Shou holds his own until Hikayu brings down the hammer with her Killing Cosmo Hell Fist (summoned with a lot of mumbo-jumbo about Arhat and Vajra and accompanied by calligraphy) to put him out of commission. I love how useful Hikayu has suddenly became this week.

Even better, Shou doesn’t get back up or try to fight to the death, because Hikayu and Yuuya also manage to convince him of the truth: Yuuya didn’t kill who Shou thought he killed. Yuuya blurts out some spoilers about the mastermind in their story, but somehow the audience—entertained so much by what’s gone down thus far—also roll with that, and the story remains stable.

That brings us to what has ended up the least interesting part of the Festival so far: the aerial battle with Altair. Don’t get me wrong; I liked Altair’s spinning array of sabres and her ability to stop a Vogelchevalier’s blade with one hand was badass, as was Alicetaria’s big smile while riding Gigas Machina.

But throughout the match there’s the underlying feeling that whatever more powerful thing Selesia, Kanoya, and Aliceteria throw at her (and they finally get her in a cage, separated from her weapons), she’ll be ready with a countermeasue and a smirk, making all the action to that point somewhat pointless. But even that is a a common thing in drawn-out shounen battles, so it’s at least consistent.

We’re also well aware that while she’s lost Mamika, Aliceteria, Blitz, and Shou so far, she still has Charon in her back pocket, and Charon seems fully on her side, despite his history with Selesia. Indeed, I am not sure Meteora, Selesia & Co. were even aware of Charon’s existence, rendering him the latest wild card that would muck up their plans to cage Altair.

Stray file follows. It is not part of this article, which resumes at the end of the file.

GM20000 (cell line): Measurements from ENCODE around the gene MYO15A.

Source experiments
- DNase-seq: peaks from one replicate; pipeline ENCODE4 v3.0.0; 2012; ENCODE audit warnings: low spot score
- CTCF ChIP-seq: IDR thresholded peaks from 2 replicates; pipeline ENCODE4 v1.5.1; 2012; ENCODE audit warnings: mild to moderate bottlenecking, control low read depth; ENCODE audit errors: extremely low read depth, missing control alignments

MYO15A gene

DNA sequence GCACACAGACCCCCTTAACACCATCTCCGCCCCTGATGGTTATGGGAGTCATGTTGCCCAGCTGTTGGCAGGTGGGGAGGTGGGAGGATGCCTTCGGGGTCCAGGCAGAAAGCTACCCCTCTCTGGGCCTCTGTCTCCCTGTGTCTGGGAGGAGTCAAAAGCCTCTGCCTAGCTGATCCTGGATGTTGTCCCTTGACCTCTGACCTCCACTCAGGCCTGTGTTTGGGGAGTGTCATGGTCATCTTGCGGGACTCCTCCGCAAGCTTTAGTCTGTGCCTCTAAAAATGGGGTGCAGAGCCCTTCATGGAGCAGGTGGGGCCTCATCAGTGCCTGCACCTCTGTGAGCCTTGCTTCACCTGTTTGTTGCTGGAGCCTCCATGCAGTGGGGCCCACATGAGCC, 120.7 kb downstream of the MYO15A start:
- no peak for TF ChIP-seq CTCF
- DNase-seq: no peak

How will Selesia deal with her former ally (and lover?) fighting on the other side? Will they be able to muster some on-the-fly writing that will bring Charon to their side? Four episodes remain…plenty of time for more twists and turns.

Re:Creators – 17

After another week off for another special following a calm-before-the-storm episode, Re:Creators has been giving the impression that it’s not keen on ever ending, even though it must five episodes from now. The supposed “final” Chamber Festival battle has been built up and hyped for so long, its beginning was always going to be hard-pressed to live up to it.

In a distinct case of “be careful what you wish for,” this episode finally initiates that beginning, and is almost all action, with physical, magical, and verbal ammunition filling every nook and cranny of the screen. Selesia and Kanoya fight an arrogant-as-ever Altair, who deflects all their attacks with her infinite arrays of sabres.